Axel was sexually abused by a housemaster in Year 11 at his Anglican boarding school. The abuse was opportunistic and occurred once only but Axel suspected other boys may have also been abused.
After a simple online search Axel was able to confirm the man was still involved with the school 25 years later.
‘I have grave concerns his predatory behaviour would have extended far past myself. It would have been a very ripe environment – young, isolated, maturing men.’
The perpetrator, who Axel declined to name, was involved with the school in a non-teaching role and also the father of a fellow student. He may have been in his 50s or older at the time, although all adult men looked ‘old’ to 16-year-old Axel.
Axel remembered the man ‘had the particular skill of grooming. He used to bring us all into his room, all sorts of people, hold court’.
At Axel’s Year 12 formal in the 1980s when the perpetrator’s name came up, one student had ‘shuddered’ and remarked: ‘Yeah, that’s a dirty old man!’
Axel had been studying well over the minimum amount of subject units required to matriculate to university and had been offered an incentive to work with a major company.
However, the abuse, which consisted of ‘skin on skin contact’ that persisted despite his resistance, led to Axel being ‘institutionalised’ for a number of days after an intense period of examinations.
‘In the context of some of the matters in which I have dealt … it would not be considered in the most serious category. I have learned however, that the impact … of assaults are far reaching.’
Despite telling his parents at the time, Axel doubts they did anything further with the information.
The abuse had a profound impact that he did not fully appreciate ‘until the latter parts of university’. Axel has ‘strong beliefs in the human spirit, [that are] perhaps somewhat jaded in relation to institutions’.
Outcomes of this abuse included Axel experiencing an ‘emotional breakdown’, a serious episode of self-harm, and the persistent feeling that no matter how much he achieved – including multiple academic qualifications – he would forever grapple with the ‘concept of being a victim’.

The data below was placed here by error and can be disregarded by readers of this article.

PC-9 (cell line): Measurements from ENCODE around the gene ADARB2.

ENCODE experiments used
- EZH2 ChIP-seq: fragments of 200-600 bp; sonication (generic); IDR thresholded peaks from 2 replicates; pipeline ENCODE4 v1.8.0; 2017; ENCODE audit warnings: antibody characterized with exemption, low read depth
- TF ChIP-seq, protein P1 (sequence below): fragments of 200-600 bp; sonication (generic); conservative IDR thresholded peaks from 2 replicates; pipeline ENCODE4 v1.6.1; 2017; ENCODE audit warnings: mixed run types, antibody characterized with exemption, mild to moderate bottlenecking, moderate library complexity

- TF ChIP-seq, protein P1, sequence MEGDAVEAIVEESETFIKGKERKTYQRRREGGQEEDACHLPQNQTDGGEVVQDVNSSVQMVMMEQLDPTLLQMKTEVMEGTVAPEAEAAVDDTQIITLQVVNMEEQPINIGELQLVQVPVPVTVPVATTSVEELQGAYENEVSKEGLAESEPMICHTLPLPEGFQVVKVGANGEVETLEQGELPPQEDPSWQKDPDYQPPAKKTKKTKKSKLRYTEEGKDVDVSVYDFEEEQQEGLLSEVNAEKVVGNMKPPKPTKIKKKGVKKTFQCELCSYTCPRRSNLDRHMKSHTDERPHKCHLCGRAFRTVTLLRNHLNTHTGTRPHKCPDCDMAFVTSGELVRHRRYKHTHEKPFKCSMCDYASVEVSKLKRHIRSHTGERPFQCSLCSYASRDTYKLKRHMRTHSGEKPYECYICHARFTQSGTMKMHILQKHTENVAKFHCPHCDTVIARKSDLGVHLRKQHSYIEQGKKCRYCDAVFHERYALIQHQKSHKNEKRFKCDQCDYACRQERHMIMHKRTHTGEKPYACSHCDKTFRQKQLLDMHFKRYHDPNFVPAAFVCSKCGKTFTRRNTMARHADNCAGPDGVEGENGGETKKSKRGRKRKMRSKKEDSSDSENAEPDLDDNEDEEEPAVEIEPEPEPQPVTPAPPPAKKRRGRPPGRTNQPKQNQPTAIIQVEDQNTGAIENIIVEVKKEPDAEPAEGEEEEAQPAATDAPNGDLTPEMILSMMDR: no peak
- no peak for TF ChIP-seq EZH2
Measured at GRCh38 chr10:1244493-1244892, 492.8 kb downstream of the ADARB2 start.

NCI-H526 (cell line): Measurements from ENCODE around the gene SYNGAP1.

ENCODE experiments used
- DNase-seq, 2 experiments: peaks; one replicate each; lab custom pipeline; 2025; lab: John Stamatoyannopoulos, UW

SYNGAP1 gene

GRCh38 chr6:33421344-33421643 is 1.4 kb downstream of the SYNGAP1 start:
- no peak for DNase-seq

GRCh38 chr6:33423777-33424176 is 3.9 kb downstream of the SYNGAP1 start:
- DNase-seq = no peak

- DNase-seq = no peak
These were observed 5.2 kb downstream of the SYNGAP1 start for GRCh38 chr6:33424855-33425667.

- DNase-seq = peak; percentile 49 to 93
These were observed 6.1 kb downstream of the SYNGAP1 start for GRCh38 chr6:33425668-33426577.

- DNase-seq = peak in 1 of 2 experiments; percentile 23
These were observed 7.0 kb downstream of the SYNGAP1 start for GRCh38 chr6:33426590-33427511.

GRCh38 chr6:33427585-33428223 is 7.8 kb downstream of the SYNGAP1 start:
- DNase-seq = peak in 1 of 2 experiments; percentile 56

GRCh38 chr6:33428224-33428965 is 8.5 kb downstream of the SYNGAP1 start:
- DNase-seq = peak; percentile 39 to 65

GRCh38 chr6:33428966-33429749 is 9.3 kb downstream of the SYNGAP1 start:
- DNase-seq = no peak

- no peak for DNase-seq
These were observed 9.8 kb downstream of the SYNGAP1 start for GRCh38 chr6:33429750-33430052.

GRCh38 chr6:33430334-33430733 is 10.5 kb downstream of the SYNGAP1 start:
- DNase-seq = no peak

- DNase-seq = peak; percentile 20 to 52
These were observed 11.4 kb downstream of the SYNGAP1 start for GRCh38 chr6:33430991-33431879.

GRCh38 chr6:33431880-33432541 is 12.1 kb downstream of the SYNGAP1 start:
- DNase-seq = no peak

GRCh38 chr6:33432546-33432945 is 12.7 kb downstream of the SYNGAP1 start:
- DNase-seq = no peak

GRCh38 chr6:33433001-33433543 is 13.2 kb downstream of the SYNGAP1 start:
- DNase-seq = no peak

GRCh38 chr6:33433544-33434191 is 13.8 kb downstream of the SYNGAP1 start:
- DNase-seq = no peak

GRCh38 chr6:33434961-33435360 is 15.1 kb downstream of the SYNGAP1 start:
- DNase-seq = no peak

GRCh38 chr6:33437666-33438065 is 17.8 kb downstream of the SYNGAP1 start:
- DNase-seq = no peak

He sought counselling for ‘continuing emotional health issues’. During one counselling exercise he experienced a ‘moment that I realised how deeply those things had affected me. People often talk about getting over it. You don’t – or at least not in my experience. What we learn is to cope’.
After leaving the boarding school – ‘all I wanted to do was get away’ – Axel ‘very much went off the rails’. However, he also decided to ‘experience as much of life’ as possible by trying different sports, creative pursuits and travelling.
‘But sadly – I think most certainly it’s stress related, event-related – my memory is extremely poor. I certainly have blackouts or massive parts of pre-17 [years of age] I just simply struggle to recall.’
Axel hoped that his story of ‘acceptance’ of what had happened to him ‘would demonstrate that it is possible to grow’. He embraces the term ‘survivor’ and agrees it is very important that people understand that survivors are not victims. ‘If there was one thing that I wanted to communicate [it] is a sense of hope’.
He now works as a legal professional, and this influenced his experience of the private session process. ‘This is, as you would appreciate, a particularly difficult setting as a practitioner.’ He had the greatest respect for people who have been ‘able to come forward, particularly those whose experience [was] far more traumatic than mine’.
Suspecting that his sexual abuser had at least two other victims at his former school, he agreed to investigate whether the man was still involved with the school and had had access to children.
What continued to plague him were ‘strong feelings of guilt and being seen as a victim’. He told of how the ‘concept of acceptance’ was a fundamental issue in matters of child sexual abuse.
‘The grieving process is one that involves two people. The perpetrator and the victim. Because it involves two people there is an interchange, a communication, and no matter how logically you can keep on telling yourself that you were a child there is still this course … and to what extent you being involved in the commission of the crime, to what extent you were involved, those feelings are by no means rational.
‘My greatest fear in coming here today would be being seen as a victim. Even if I’m not, I still feel it.’